I've dealt with deep-rooted issues on my iCloud account, and I have been asked by Senior Advisors (in the US) for permission to put my account into Troubleshooting mode, which requires that they provide you with a temporary password so they can access your account and see what's going on with it.
Talking with various Senior Advisors over the course of a few weeks that my account was in Troubleshooting mode, everyone knew what I was referring to, including the Corporate Executive Relations Office. This is definitely not a scam, although you are were right to be suspicious. This is a step you should only accept if you are comfortable with granting Apple Support full access to your iCloud account. This is normally a last resort for Apple Support.
If you have two-step or two-factor authentication on your account, an Apple Diagnostics device should appear in the list of Trusted Devices shortly thereafter.
Point of interest: the second or third time I've had to have my account put into Troubleshooting mode, I asked if I could simply hand them my password (it was already a temporary password, but due to a screwup on their part, my account was out of Troubleshooting mode). The Senior Advisor declined, citing policy that they must provide a randomly-generated password and could not accept a password from a customer. This is a very important point, because I get the impression from the reactions/answers that people think the support technician is asking @Oleg for his password. That is NOT the case.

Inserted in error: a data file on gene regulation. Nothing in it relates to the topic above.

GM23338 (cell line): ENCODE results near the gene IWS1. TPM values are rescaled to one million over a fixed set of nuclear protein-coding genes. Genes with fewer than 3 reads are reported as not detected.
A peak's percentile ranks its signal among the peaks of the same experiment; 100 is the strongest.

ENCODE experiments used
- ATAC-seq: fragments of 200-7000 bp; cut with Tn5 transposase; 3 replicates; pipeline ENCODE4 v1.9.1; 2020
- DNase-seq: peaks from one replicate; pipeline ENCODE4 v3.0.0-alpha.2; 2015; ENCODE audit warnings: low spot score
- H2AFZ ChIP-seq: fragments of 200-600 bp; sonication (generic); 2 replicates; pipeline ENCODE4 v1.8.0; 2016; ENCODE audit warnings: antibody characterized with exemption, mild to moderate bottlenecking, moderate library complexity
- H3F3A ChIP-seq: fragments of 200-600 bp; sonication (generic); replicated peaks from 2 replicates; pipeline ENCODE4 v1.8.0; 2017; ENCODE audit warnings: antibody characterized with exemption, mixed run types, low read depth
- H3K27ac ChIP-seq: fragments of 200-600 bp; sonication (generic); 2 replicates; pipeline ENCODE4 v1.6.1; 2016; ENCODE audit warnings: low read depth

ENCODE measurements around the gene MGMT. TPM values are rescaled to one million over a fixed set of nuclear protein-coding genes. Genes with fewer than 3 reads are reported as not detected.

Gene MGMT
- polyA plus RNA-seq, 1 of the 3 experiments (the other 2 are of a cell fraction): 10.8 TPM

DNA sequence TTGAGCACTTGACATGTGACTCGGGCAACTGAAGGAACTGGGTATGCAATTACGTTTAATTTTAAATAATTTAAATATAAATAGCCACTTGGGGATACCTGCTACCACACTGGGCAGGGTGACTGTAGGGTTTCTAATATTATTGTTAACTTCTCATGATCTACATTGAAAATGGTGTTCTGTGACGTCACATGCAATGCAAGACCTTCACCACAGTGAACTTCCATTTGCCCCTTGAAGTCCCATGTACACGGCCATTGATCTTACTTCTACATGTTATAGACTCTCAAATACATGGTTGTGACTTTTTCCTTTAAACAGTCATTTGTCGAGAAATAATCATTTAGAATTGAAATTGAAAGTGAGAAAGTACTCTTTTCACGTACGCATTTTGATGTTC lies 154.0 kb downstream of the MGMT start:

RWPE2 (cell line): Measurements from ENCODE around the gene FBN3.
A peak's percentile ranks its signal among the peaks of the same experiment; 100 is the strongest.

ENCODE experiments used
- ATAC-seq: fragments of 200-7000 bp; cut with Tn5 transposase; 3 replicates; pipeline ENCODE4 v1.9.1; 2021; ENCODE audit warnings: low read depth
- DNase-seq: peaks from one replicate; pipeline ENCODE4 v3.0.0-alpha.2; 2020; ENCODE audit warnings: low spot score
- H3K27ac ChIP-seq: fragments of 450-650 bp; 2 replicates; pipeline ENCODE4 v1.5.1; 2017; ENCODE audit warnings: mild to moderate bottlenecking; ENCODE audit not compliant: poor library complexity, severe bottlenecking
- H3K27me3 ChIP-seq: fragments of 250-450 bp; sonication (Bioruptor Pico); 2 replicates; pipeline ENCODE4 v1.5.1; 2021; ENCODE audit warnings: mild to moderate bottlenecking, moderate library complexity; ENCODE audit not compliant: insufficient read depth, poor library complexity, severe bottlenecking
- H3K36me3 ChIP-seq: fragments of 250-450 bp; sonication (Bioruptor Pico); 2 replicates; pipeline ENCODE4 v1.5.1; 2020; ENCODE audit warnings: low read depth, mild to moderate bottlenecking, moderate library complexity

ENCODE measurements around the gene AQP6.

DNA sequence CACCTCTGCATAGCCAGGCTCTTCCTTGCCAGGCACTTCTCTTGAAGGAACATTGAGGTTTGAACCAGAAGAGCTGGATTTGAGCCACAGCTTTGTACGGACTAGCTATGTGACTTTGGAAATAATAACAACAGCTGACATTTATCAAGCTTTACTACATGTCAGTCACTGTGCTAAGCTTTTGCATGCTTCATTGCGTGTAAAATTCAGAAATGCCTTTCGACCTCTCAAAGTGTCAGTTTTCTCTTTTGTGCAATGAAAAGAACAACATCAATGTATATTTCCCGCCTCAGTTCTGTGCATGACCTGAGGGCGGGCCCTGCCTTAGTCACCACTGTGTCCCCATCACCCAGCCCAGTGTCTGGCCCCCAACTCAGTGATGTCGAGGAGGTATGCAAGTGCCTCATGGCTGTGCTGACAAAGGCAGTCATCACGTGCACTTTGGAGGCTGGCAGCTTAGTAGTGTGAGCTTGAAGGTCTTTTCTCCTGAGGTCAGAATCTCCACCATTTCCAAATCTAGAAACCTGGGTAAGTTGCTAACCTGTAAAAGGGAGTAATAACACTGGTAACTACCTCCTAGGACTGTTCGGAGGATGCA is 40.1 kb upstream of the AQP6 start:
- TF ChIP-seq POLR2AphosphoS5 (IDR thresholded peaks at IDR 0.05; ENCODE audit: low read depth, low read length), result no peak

I feel I should also add that yes, I am 100% certain I was talking to Apple employees the entire time. I contacted them through the Apple Support site, they called me back from the same Apple number every time, which I have saved in my Contacts, and every technician I was in touch with emailed me from an @apple.com address, to which I was able to send emails and get responses from (so that takes care of spoofed headers). They're able to Screen Share just by knowing your Apple ID but not your IP address, then ask you to upload diagnostics data to green header address ending in apple.com. It would take a very high degree of sophistication to pull off a scam of this magnitude (not to mention, if all they cared about was accessing your iCloud account, they could just stop once they got your password instead of spending hours upon hours going through troubleshooting steps that don't get them any additional data about you).
And obviously, when you get a response from the Corporate Executive Relations Office after emailing Tim Cook directly, you're pretty confident it's an Apple employee talking to you (the response includes your original email). If that person acknowledges that your account is in Troubleshooting mode and understands that you would like to get it out of it, then you're also pretty confident that Troubleshooting mode is a real thing.
I am in no way defending Apple's tech support procedures, just saying that yes, when all else fails, the company does ask to set a temporary password on your account. This allows the engineers to go in and troubleshoot themselves. This is definitely a legitimate scenario.